Children in Music


   This section considers music about children, music by children or depicting children.


 

 

 

 

 

 

 

 

 

Renoir's "Two young girls at the Piano"

     
   P
erhaps the most famous classical piece concerning children is "Peter and the Wolf" by Prokofiev. Although composed as an introduction to classical music for children, the melody is certainly so sweet as to bring visions of innocence and a little boy. Prokofiev had two sons.
   Mussorgsky, although he had no children of his own, loved them. He played, read, and sang songs for children and the stories the children told him were quite often a source of inspiration to him.  


In Mussorgsky's song cycle entitled "The Nursery", each song depicts a child engaged with someone or something. "With nurse" portrays a musical picture of a child asking the nurse to tell a story, "In the corner" musically illustrates a child standing in the corner. "The cockchafer" describes with tones a child discovering an insect while building a sand castle. In "With the doll" a child sings a lullaby for the doll and in "Going to sleep" the recitation of the evening prayer is interrupted when the child loses the thread. "On the hobby-horse" has the child fall but the mother steps in to help.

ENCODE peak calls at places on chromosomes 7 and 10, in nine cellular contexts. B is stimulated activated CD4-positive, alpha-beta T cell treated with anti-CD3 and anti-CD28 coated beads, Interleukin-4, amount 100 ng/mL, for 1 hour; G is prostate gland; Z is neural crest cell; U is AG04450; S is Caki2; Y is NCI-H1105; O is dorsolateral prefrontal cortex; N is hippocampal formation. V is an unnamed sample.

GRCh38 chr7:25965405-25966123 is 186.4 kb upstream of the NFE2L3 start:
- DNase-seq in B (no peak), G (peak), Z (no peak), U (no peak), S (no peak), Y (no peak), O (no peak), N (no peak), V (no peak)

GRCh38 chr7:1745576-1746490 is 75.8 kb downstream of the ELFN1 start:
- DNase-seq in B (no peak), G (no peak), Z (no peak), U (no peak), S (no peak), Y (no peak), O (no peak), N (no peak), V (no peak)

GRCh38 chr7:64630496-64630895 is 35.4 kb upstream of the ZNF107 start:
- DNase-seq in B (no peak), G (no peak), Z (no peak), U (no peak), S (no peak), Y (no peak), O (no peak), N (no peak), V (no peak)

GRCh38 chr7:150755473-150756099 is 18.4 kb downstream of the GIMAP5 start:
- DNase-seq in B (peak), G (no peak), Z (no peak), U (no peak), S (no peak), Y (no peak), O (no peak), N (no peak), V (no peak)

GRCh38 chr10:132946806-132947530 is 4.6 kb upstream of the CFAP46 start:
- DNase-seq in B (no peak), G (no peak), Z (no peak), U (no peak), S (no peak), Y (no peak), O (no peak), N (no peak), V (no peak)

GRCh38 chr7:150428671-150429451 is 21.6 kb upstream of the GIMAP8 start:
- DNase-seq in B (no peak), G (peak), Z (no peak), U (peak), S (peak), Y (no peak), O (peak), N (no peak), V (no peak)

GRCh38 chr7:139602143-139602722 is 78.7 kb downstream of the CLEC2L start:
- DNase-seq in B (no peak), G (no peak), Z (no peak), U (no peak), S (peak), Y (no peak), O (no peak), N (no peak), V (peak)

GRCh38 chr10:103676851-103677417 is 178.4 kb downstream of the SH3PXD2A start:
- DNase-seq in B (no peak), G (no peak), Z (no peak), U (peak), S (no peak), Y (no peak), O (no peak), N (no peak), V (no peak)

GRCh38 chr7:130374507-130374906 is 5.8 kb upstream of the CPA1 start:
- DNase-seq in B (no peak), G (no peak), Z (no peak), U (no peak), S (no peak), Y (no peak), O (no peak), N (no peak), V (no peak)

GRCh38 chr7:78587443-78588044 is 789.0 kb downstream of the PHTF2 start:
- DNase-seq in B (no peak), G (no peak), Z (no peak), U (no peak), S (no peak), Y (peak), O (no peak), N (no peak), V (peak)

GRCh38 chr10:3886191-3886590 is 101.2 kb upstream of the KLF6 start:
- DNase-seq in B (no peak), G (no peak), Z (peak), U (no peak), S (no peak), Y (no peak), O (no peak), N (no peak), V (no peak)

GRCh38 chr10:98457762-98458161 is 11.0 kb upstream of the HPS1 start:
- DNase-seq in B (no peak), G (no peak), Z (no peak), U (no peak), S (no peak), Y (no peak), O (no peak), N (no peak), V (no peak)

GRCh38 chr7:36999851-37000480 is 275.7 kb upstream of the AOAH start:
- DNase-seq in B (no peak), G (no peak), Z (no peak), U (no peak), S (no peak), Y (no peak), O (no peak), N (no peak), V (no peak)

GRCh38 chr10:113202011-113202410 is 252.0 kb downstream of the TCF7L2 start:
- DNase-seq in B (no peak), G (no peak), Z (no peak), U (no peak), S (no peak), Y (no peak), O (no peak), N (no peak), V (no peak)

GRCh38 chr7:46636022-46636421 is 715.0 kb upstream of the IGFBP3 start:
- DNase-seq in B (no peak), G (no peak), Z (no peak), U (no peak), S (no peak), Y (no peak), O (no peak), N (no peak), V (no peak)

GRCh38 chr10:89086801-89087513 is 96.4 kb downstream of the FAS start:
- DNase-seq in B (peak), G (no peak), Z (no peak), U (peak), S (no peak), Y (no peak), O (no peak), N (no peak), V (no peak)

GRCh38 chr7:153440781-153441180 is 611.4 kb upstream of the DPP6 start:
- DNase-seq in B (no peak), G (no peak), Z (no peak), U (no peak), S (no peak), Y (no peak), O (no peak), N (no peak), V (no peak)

Stevie Wonder's - "Isn't She Lovely "is about his new daughter. The lyrics to one version of the song follow:

Isn't she lovely

Isn't she wonderful

Isn't she precious

Less than one minute old

I never thought, through love we'd be

Making one as lovely as she

But isn't she lovely made from us

Isn't she pretty

Truly the angel's best

Isn't she lovely

We have been heaven blessed

I can believe what God has done

Through us He's given life to one

But isn't she lovely made from love

Children in the Arts

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